It is nearly an article of faith that, in negotiating a guilty plea to a Title 26 offense, the prosecutor and the CI agent working the case for the IRS will invariably agree to take into consideration in reaching a "tax loss" number for sentencing purposes a wide array of tax return considerations which effectively reduce the taxes due and owing. Chief among the considerations which traditionally serve to allow a reworking, and lowering, of the tax loss figure are deductions or credits which the target's attorney and/or accounting expert can identify as having been overlooked on the filed return. Occasionally, the argument that a target taxpayer should be allowed to alter filing status will serve to pave the way for agreement on a reduced tax loss.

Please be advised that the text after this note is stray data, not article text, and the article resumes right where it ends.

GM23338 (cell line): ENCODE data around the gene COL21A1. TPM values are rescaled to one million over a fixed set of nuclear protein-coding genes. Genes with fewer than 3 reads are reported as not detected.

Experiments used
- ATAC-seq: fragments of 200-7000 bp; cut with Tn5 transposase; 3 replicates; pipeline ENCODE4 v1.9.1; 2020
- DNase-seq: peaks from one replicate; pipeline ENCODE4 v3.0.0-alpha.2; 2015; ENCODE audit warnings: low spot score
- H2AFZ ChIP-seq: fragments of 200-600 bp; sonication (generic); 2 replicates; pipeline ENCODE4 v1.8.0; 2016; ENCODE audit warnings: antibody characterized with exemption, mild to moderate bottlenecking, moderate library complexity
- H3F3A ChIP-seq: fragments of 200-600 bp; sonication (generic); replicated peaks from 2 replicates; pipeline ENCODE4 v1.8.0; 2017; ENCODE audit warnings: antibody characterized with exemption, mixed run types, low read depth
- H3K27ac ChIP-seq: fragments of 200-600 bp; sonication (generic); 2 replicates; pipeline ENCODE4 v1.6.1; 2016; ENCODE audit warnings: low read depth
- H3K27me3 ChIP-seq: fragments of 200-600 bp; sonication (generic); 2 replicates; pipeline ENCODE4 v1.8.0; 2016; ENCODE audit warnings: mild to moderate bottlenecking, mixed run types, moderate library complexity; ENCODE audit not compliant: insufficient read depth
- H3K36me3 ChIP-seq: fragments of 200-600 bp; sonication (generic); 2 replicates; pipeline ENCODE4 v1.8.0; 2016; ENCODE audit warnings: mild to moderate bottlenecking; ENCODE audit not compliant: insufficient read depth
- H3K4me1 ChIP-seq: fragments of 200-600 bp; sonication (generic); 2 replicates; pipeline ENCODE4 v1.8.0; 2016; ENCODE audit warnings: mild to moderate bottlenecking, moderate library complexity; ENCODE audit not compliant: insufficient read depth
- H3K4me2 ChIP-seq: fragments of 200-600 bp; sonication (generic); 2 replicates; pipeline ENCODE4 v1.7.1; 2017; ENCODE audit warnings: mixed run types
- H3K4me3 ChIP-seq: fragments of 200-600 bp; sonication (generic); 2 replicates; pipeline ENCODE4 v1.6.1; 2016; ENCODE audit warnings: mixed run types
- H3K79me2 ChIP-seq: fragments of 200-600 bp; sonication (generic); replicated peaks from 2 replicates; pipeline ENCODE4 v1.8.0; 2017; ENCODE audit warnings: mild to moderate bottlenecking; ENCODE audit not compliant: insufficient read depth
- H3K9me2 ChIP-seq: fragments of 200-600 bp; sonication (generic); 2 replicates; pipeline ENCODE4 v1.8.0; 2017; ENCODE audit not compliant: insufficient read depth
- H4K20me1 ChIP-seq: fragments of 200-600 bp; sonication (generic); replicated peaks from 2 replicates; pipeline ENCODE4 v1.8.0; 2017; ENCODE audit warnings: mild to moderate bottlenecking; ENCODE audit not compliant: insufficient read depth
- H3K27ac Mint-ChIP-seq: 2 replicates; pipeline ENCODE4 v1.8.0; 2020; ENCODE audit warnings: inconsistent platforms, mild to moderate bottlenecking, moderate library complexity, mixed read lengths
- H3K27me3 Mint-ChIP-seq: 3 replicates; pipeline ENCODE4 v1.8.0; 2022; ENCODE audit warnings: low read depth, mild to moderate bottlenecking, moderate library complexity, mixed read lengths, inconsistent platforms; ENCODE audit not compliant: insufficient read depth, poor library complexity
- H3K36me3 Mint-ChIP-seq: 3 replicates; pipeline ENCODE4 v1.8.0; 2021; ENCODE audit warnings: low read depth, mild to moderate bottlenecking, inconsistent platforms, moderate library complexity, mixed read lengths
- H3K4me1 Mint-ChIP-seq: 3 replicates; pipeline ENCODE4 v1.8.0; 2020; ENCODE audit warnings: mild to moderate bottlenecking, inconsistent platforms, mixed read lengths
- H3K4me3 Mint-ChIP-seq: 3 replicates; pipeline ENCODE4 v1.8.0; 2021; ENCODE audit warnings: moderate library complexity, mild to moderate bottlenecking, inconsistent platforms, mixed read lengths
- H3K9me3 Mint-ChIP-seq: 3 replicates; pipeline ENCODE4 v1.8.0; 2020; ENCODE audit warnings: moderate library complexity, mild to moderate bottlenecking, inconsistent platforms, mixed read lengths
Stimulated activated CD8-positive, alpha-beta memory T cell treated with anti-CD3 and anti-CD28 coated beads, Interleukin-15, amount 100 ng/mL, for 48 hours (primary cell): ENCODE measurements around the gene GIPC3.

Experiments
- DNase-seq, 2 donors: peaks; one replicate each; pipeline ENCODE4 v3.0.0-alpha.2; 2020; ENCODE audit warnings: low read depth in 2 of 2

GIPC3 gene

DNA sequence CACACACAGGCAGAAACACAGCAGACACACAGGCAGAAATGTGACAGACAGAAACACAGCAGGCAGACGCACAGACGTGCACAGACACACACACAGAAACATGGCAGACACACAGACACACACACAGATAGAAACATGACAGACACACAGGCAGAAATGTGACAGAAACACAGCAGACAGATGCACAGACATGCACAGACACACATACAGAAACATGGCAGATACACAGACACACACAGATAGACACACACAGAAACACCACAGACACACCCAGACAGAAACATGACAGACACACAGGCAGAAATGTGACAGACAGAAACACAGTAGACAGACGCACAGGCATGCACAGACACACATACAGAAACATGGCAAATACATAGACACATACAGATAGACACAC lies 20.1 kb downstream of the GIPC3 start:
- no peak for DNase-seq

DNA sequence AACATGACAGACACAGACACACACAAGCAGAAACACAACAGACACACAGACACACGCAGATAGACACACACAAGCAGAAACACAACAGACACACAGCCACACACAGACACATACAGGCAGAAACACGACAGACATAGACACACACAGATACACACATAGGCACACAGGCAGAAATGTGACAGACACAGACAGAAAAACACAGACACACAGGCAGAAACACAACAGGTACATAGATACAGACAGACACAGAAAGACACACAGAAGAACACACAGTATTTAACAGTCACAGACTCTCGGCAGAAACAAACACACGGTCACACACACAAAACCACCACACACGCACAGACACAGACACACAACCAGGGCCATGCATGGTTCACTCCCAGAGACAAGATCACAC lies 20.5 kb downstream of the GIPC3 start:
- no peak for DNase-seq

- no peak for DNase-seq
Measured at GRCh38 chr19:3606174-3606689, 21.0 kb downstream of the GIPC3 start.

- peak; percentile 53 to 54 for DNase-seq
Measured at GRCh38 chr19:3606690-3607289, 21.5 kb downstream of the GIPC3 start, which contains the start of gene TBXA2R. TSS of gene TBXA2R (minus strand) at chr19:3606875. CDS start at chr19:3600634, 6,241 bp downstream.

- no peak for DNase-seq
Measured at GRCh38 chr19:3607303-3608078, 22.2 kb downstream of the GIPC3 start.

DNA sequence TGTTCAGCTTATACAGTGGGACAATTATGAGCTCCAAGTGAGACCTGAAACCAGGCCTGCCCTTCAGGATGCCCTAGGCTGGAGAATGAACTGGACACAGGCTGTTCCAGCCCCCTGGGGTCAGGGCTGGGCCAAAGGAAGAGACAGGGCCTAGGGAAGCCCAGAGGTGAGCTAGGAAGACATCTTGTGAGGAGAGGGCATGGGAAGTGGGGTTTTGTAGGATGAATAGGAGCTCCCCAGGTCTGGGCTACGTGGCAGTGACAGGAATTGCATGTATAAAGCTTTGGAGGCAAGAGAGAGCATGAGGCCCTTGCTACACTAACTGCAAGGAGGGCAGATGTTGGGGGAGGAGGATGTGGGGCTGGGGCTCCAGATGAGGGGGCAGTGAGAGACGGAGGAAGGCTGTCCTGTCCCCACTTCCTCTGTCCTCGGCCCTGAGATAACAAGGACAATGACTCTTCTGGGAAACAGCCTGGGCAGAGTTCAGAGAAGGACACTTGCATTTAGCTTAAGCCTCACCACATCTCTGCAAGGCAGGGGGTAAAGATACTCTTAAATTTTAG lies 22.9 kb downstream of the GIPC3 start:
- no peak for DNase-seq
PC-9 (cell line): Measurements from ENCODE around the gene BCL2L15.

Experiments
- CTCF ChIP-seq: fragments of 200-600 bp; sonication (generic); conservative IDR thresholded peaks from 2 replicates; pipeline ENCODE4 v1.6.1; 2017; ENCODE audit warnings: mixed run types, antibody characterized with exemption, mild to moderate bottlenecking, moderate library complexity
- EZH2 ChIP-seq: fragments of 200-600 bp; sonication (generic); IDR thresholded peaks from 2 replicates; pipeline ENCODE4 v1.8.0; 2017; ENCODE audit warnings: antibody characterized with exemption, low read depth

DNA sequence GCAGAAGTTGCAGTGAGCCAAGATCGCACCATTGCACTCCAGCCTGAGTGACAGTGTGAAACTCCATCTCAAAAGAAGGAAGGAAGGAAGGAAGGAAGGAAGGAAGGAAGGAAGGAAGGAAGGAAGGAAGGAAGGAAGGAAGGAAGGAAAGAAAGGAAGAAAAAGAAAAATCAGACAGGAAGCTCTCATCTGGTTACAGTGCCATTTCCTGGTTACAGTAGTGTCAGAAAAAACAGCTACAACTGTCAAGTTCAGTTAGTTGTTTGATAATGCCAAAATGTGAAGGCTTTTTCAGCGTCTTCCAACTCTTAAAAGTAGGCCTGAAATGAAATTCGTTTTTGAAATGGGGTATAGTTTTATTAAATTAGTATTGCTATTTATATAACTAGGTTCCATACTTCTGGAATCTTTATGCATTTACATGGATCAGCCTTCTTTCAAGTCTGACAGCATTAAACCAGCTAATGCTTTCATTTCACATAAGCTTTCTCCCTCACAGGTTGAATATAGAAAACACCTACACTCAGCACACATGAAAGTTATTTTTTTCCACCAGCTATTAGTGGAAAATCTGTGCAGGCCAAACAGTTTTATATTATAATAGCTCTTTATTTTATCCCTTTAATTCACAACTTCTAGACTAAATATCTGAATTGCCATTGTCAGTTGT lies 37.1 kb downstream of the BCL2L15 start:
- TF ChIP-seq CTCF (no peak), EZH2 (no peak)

But if plea negotiations fail, and the taxpayer now charged as a defendant pursues a similar formula for reducing "tax loss" before the court, the near-universal position of the federal courts is that those considerations are of no avail. In United States v. Clarke, 2009 U.S. App. LEXIS 6169 (11th Cir., March 20, 2009), the Eleventh Circuit joined the Fourth, Fifth, Sixth, Seventh, Eighth, Ninth, and Tenth Circuits in holding that the "tax loss" calculated under U.S.S.G. § 2T1.1 is the loss intended by the defendant and not the actual loss to the IRS, precluding consideration of overlooked and recalculated deductions or credits, or for altered filing status. Only the Second Circuit (United States v. Gordon, 291 F.3d 181, 188 (2nd Cir. 2002)) requires the consideration of unclaimed deductions in calculating "tax loss" for sentencing purposes.